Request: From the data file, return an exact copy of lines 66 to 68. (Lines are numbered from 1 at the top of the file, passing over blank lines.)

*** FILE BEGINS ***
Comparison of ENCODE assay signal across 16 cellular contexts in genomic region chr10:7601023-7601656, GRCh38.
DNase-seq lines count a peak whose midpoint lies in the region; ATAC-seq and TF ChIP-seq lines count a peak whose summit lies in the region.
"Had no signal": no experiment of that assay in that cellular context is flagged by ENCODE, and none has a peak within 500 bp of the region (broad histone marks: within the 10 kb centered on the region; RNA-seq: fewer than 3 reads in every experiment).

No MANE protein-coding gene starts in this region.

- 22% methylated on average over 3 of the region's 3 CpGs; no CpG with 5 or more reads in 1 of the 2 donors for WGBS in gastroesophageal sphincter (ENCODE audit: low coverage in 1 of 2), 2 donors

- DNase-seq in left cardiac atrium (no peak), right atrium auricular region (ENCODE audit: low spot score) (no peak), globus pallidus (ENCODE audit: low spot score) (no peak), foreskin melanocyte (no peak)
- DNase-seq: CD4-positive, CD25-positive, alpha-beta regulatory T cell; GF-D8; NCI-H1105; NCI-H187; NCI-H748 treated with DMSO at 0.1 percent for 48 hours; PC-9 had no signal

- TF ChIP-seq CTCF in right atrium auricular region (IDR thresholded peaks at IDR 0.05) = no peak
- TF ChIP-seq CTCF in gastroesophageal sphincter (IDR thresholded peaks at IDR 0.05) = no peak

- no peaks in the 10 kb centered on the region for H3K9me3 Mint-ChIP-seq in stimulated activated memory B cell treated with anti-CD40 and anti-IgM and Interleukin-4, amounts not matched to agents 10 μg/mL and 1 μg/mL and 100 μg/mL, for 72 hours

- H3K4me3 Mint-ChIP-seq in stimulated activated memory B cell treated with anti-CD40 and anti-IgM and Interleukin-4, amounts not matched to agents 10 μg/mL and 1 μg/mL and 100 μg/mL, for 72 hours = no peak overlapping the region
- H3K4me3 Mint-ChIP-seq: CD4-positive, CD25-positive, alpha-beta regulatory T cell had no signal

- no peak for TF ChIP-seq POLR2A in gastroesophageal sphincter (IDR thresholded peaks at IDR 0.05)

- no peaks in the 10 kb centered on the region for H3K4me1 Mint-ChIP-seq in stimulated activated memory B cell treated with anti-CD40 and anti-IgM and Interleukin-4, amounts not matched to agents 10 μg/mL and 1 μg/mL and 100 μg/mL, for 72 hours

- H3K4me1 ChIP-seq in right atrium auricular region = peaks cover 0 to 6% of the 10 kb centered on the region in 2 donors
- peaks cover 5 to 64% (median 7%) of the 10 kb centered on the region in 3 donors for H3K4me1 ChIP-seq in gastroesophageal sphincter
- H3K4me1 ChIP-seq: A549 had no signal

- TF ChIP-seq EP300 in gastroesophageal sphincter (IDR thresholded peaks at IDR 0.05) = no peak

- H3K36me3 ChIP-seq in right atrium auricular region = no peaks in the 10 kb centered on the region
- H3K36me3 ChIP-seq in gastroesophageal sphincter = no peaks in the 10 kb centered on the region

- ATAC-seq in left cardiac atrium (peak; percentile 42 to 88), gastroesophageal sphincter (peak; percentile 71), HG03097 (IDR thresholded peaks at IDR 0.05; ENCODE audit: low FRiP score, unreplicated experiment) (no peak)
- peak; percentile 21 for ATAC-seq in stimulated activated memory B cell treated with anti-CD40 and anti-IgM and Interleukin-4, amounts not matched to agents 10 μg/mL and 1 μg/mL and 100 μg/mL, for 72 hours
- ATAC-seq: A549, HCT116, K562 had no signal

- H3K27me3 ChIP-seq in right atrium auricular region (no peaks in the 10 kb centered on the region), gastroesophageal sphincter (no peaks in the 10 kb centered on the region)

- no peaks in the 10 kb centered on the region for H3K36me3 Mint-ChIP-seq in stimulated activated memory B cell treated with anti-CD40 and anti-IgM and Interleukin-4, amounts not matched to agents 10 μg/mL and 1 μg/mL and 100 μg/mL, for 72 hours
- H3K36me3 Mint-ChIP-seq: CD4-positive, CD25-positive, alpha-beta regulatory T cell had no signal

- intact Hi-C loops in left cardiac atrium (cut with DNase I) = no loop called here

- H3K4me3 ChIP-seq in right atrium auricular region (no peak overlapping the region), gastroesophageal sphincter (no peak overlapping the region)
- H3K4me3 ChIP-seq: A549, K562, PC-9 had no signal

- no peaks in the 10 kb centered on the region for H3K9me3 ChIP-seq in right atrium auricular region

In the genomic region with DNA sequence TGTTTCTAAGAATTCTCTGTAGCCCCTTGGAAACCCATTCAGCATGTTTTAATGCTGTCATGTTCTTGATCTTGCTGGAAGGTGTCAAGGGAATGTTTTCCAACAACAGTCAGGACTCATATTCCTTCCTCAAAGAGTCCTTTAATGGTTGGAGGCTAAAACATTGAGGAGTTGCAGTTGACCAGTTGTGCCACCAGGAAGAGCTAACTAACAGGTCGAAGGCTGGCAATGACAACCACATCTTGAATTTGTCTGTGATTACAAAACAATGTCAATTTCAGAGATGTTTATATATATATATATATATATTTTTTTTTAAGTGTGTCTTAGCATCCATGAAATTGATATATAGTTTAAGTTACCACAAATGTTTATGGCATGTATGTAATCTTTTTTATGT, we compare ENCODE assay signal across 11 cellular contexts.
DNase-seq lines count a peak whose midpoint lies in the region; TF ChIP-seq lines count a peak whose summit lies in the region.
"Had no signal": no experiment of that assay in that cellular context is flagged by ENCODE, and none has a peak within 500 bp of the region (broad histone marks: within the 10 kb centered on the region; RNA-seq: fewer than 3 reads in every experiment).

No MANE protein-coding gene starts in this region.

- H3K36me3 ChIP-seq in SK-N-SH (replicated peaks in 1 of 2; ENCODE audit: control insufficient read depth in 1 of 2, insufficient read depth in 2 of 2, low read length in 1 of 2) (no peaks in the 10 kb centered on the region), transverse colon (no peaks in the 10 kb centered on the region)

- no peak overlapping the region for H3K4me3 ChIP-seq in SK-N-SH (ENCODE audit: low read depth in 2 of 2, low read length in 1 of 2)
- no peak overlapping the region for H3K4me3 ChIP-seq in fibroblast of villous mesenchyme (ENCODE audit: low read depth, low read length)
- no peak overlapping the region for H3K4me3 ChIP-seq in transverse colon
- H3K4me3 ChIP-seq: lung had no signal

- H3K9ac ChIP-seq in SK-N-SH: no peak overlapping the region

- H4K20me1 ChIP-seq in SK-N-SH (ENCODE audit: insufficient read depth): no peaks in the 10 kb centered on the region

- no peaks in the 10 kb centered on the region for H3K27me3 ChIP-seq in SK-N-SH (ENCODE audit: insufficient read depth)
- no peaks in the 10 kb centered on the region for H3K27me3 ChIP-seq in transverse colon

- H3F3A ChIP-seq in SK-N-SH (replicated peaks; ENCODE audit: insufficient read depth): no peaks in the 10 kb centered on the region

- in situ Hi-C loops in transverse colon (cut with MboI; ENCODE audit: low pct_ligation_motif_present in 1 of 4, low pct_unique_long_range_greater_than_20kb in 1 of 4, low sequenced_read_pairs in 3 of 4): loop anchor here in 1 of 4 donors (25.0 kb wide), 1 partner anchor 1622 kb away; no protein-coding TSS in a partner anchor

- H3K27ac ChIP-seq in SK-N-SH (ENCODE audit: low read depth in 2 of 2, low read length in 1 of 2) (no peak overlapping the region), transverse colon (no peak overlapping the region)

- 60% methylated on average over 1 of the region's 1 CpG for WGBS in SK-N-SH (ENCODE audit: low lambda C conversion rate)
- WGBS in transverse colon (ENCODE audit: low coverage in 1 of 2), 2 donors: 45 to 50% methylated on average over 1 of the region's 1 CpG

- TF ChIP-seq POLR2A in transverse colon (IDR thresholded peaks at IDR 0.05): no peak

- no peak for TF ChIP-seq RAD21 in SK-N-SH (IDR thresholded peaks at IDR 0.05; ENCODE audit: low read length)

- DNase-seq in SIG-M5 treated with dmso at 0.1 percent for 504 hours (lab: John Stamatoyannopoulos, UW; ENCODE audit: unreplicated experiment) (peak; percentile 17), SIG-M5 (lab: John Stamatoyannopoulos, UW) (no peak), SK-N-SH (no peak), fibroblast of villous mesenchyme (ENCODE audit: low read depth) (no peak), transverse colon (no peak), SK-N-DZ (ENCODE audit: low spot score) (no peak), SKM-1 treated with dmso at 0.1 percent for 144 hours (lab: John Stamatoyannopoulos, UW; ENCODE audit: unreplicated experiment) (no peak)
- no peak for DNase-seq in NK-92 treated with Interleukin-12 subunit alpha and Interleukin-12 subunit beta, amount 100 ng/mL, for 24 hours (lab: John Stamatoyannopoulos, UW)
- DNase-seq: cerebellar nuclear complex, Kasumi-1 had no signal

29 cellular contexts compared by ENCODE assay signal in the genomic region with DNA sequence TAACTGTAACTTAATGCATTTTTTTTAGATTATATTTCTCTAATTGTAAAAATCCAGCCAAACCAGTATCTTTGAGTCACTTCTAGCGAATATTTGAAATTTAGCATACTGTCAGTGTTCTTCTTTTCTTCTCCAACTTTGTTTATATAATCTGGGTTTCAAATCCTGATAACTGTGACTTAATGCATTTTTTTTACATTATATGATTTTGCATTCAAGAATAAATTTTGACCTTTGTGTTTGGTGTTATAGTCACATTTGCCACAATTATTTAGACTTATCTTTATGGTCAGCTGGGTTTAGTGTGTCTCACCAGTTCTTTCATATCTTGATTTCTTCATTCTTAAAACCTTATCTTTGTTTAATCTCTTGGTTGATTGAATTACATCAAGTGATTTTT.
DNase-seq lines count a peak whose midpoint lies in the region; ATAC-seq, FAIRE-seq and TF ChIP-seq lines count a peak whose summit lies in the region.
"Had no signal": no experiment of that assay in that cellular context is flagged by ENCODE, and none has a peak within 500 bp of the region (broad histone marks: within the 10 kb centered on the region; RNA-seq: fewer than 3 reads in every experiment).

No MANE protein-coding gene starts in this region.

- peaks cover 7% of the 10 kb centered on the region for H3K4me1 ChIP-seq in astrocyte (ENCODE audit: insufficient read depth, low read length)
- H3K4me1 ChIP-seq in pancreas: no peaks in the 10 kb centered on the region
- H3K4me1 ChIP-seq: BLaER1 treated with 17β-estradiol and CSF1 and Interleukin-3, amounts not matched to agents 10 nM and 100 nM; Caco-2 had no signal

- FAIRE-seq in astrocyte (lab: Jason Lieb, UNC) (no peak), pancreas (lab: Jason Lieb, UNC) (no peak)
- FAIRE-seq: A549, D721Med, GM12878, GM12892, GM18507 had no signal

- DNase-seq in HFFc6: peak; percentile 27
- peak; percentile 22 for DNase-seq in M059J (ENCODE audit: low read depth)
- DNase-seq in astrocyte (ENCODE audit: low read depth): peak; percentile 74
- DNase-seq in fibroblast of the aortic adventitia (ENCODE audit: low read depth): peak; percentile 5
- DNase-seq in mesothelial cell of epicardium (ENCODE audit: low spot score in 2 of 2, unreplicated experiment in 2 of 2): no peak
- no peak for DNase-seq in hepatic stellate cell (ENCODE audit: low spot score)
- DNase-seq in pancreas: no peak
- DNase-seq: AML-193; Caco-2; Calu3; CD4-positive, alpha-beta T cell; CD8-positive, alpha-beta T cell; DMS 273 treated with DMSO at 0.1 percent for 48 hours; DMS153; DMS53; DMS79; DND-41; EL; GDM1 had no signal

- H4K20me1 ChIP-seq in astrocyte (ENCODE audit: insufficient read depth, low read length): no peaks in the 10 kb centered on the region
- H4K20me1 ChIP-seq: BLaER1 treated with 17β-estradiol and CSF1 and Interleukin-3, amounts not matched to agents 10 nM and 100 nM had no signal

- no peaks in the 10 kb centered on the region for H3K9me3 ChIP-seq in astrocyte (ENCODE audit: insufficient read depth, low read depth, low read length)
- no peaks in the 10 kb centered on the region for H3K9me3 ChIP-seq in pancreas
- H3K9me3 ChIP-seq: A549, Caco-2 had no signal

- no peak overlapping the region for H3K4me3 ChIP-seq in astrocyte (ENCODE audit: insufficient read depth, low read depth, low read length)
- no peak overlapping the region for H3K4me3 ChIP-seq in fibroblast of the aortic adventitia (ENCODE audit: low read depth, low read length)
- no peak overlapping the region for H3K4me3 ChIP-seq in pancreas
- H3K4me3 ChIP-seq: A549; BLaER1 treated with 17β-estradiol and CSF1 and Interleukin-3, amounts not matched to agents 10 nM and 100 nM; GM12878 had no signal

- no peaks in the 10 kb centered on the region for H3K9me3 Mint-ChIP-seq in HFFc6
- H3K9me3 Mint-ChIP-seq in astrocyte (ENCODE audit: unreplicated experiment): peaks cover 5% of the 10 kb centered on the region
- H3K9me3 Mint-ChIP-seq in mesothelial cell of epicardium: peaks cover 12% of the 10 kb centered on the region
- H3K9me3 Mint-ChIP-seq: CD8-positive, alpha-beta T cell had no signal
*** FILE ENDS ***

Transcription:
- DNase-seq in fibroblast of the aortic adventitia (ENCODE audit: low read depth): peak; percentile 5
- DNase-seq in mesothelial cell of epicardium (ENCODE audit: low spot score in 2 of 2, unreplicated experiment in 2 of 2): no peak
- no peak for DNase-seq in hepatic stellate cell (ENCODE audit: low spot score)